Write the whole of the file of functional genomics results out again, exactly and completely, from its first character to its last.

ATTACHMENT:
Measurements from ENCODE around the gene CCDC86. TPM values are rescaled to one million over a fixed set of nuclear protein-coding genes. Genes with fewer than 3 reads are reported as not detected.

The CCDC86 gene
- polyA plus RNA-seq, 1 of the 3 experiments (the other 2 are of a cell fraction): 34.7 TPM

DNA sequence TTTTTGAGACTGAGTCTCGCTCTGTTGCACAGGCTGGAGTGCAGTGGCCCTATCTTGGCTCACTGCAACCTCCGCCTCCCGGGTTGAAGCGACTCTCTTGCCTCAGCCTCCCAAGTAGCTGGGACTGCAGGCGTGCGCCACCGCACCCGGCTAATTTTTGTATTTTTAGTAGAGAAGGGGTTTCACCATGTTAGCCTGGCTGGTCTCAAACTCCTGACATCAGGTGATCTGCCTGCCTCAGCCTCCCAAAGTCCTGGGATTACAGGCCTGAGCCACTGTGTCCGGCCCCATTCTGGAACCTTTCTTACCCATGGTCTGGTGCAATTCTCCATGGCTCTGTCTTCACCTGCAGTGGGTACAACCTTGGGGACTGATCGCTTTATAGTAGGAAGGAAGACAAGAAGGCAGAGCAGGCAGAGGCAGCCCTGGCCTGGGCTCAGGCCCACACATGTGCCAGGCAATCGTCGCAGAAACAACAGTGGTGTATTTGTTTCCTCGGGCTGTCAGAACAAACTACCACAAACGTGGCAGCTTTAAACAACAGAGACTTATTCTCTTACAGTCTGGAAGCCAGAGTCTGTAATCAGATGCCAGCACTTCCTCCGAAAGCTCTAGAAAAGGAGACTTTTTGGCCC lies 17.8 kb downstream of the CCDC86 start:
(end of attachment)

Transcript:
Measurements from ENCODE around the gene CCDC86. TPM values are rescaled to one million over a fixed set of nuclear protein-coding genes. Genes with fewer than 3 reads are reported as not detected.

The CCDC86 gene
- polyA plus RNA-seq, 1 of the 3 experiments (the other 2 are of a cell fraction): 34.7 TPM

DNA sequence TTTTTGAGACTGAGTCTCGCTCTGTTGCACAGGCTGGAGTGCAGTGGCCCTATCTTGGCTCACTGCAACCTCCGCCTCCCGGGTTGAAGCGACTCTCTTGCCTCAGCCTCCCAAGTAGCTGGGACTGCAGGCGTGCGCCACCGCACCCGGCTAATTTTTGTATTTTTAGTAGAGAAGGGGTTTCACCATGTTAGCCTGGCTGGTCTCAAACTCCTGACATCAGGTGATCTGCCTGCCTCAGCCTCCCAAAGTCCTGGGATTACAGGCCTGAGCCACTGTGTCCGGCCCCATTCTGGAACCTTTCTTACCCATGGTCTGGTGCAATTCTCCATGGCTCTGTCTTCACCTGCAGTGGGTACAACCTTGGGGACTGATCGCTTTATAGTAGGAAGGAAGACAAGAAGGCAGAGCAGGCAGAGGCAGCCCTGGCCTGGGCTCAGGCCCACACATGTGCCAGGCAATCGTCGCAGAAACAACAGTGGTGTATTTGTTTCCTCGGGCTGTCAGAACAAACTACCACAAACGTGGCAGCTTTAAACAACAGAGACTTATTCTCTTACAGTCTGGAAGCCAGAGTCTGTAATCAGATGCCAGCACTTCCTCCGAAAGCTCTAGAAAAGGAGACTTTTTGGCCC lies 17.8 kb downstream of the CCDC86 start: